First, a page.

What is a psychosocial factor?
Psychosocial factors are those factors that affect a person psychologically or socially.
What are the psychosocial factors associated with prostate cancer?
Every person is different, and not all men have the same experience, thoughts, or feelings. However, some common feelings and concerns may be present when a man is diagnosed with prostate cancer, including the following:
Threatened masculinity. The prostate gland is critical to a man's sexual function; the possibility and actual diagnosis of prostate cancer can instill fear and anxiety for patients since it threatens their masculinity. They fear they will never be a "real man" again in terms of sexual performance. Rather than adopting a course of action in response to these fears, consider educating yourself so that you can make the best health decisions possible. Treatment considerations vary, as do their effects on sexual function. It is normal to be scared, angry, or depressed when given this diagnosis. The good news is that prostate cancer is very treatable.
Feeling embarrassed or avoiding discussions about the diagnosis. Patients, together with their partner or family, should try their best to communicate about the diagnosis of prostate cancer, how it makes them feel, what their expectations are, what their fears are, etc. Prostate cancer affects not only the patient, but also those closest to him. Arm yourself and those around you with information and take the time to learn about your cancer diagnosis, the risks and benefits of various therapies, and the impact they may have on your life. Take the time for you and those you love to become informed.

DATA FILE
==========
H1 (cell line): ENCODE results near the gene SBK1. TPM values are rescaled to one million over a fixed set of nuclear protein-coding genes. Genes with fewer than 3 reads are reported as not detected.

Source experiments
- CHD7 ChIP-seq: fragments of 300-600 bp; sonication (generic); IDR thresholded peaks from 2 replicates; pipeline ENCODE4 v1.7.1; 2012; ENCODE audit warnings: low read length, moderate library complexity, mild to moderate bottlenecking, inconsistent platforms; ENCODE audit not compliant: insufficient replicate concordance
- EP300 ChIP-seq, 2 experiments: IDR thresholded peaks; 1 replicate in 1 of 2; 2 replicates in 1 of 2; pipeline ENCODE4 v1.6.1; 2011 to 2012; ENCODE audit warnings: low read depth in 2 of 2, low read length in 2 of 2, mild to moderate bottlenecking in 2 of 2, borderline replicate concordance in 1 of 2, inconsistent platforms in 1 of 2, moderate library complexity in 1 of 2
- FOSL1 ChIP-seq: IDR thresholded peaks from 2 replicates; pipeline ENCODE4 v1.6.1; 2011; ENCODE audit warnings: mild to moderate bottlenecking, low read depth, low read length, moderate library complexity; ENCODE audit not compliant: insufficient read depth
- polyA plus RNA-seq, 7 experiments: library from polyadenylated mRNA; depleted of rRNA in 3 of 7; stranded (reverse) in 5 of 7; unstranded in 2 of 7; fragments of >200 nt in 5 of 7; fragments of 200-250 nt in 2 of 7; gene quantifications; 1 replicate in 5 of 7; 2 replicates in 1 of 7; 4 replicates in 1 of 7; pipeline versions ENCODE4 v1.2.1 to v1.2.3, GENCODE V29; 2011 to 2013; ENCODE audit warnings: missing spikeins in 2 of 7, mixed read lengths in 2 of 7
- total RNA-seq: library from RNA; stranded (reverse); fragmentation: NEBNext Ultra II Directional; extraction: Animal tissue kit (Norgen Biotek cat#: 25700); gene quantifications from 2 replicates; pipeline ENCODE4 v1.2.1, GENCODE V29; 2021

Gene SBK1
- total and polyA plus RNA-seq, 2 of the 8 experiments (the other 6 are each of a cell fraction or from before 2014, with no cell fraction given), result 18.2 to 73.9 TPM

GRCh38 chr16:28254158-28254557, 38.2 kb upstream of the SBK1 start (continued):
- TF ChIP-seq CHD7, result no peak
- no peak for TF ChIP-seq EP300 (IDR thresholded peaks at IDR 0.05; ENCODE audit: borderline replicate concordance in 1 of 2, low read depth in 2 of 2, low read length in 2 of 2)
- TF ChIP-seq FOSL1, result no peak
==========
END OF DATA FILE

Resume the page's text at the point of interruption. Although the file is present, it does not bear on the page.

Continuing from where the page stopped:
Not being honest with yourself and/or your doctor. Sometimes, men are embarrassed or feel guilty for ignoring possible signs of prostate cancer, or avoiding visits with their doctor due to the nature of a prostate examination. Other times, men avoid going back to see their doctor once the diagnosis of prostate cancer is made, choosing instead to treat themselves with alternative medicines, or simply deny the diagnosis of cancer altogether. It is your responsibility to be honest with yourself and your health care provider, in order to form a partnership with your doctor that is based on candid, honest dialogue, to ensure the best care possible. It is normal to consider a second opinion and investigate all of the care options available to you, until you have made the best choice for yourself. Be assured that doctors understand getting a second opinion to confirm the diagnosis, or to provide a different perspective on treatment options. Above all, become an advocate for your personal health care.
Being afraid to ask for help. It is normal to feel helpless, alone, or isolated when you have been diagnosed with prostate cancer. Consider going to a support group. You will find numerous other men who understand your situation because they have "been there" themselves. Bring your partner or a friend as a support person, if you choose. You will be amazed at how much information you can gain from those who have been there and by the amount of stress eliminated in the knowledge that others truly do understand. Ask your doctor where the prostate cancer support groups are in your area.